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Marta Ortega is the new executive president of Inditex

The daughter of Zara's founder is gonna lead the group along with the new CEO Oscar Garcia Maceira

Marta Ortega is the new executive president of Inditex The daughter of Zara's founder is gonna lead the group along with the new CEO Oscar Garcia Maceira

After a 2020 to forget, the fast-fashion sector has returned to the new year determined to gain the slice of the market lost between pandemics and closed stores. Among all there is the Inditex group, parent company of Zara, Bershka, Massimo Dutti, Pull & Bear and Stradivarius, ready to grow sharply in 2021 with revenues of about 12 billion in the first half of the year and with an increase in turnover by 49% compared to the previous year. Zara, which over time has become the leading player in the fast-fashion sector thanks to its cross-sectoral balance, skillful management and store design that recalls the settings of the best Céline boutiques, has distinguished itself for its ability to synthesize fashion low cost and the promise of a world of values ​​in stark contrast to that of its competitors (and to the real quality of the products offered). But a new major equity earthquake is about to challenge the precarious pandemic balance: with immediate effect, Oscar Garcia Maceira was appointed new CEO, replacing Carlos Crespo Gonzalez, who in turn becomes co. But the real news, which has left investors rather perplexed, is that the executive presidency in April will pass from Pablo Isla to the daughter of the founder Marta Ortega.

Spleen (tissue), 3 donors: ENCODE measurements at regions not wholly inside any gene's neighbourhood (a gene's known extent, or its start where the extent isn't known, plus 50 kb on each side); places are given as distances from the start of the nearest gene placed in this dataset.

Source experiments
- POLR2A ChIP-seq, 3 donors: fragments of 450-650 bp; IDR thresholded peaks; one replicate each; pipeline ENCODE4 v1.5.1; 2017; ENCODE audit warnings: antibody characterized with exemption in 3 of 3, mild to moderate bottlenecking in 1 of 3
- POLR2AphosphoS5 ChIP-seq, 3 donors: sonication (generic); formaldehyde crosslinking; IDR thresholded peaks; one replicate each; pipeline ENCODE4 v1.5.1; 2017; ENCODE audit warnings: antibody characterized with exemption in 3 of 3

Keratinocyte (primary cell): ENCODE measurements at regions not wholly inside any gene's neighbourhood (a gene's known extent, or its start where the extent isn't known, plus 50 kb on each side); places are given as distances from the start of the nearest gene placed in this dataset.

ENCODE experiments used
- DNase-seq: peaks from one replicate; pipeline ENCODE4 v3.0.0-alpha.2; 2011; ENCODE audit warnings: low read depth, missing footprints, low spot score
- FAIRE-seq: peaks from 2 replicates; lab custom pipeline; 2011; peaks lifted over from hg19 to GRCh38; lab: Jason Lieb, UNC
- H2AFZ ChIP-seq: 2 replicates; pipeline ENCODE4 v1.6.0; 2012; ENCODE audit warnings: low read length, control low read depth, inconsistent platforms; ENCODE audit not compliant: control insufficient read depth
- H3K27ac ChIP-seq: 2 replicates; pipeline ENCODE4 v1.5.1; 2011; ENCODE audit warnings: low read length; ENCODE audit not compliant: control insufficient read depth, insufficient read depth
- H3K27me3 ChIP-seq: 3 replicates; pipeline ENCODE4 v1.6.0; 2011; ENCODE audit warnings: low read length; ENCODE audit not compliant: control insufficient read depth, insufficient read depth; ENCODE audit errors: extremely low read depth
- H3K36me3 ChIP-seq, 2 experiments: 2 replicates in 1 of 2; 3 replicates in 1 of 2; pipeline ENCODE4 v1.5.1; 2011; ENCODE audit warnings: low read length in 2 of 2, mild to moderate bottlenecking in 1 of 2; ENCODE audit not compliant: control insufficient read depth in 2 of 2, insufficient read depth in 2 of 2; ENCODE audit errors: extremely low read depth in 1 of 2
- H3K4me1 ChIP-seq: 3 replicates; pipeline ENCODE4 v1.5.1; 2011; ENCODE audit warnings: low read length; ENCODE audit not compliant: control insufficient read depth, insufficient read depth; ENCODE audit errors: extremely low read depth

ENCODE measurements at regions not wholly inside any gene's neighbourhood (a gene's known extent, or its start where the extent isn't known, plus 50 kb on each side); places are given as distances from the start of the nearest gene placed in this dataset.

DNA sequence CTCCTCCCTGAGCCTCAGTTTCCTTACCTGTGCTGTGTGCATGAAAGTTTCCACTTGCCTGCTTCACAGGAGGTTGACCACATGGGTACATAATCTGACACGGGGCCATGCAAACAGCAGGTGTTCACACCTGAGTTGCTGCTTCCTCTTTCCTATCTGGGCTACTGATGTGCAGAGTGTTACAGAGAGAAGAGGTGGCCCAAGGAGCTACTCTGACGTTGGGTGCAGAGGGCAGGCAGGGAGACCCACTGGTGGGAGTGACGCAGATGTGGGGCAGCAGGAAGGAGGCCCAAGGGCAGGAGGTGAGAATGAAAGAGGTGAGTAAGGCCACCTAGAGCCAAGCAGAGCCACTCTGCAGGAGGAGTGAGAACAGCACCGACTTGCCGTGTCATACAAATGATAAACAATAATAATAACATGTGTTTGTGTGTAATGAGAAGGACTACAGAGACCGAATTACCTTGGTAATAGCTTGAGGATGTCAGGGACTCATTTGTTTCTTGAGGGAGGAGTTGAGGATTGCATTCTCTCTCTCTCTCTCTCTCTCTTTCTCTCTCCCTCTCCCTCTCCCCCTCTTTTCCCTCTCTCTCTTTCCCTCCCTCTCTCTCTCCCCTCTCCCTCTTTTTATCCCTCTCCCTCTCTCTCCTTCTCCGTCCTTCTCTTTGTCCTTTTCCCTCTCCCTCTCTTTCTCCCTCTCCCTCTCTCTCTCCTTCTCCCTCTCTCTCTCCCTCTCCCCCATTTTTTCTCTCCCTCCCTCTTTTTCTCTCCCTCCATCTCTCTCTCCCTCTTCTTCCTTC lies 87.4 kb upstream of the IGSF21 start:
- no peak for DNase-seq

Marta Ortega, a 37-year-old entrepreneur who, despite being the daughter of the 13th richest man in the world according to the Forbes report, with assets of 76 billion dollars, started her career from the 'bottom', as a clerk in the store of London, up to climb the hierarchy of power and settle in the headquarters of Zara in Coruña, Galicia. Making Marta Ortega the new CEO was the last step towards the transition to a new generation started ten years ago, a process of renewal that is inevitable but which according to the most skeptical investors happens at the wrong time. "We think the changes are bad news for Inditex" - said Spanish investment firm Alantra - "we would have expected a more orderly and smoother transition period, with Isla overseeing in a non-executive role."

Under Isla, Inditex's share price increased eightfold and its market value skyrocketed to nearly € 93 billion ($ 106 billion), while the shares of its main rival H&M increased by about 50%. Most brokers said Ortega was his father's natural successor, but that he was taking the lead faster than expected, along with a young CEO with little retail experience. But other analysts said Inditex, which did well during the pandemic, is unlikely to see a shift in strategy under the changes and is relatively well positioned to handle global supply chain problems: "given the group's orderly transition process and long-term strategy, there is unlikely to be a substantial change in strategic direction" - wrote Deutsche Bank analyst Adam Cochrane. Meanwhile, the transfer of power gives hope for a more sustainable and sensitive approach to labor rights (as much as a fast-fashion a brand may be), Marta Ortega can lead Zara towards new horizons especially considering the need of the new generations, in the era of climate collapse, to make more ethical purchases.